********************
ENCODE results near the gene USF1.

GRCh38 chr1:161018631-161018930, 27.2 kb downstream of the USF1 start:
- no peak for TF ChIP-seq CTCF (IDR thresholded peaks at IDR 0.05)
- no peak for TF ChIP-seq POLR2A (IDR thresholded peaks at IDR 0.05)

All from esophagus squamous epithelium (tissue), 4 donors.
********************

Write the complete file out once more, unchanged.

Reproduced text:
ENCODE results near the gene USF1.

GRCh38 chr1:161018631-161018930, 27.2 kb downstream of the USF1 start:
- no peak for TF ChIP-seq CTCF (IDR thresholded peaks at IDR 0.05)
- no peak for TF ChIP-seq POLR2A (IDR thresholded peaks at IDR 0.05)

All from esophagus squamous epithelium (tissue), 4 donors.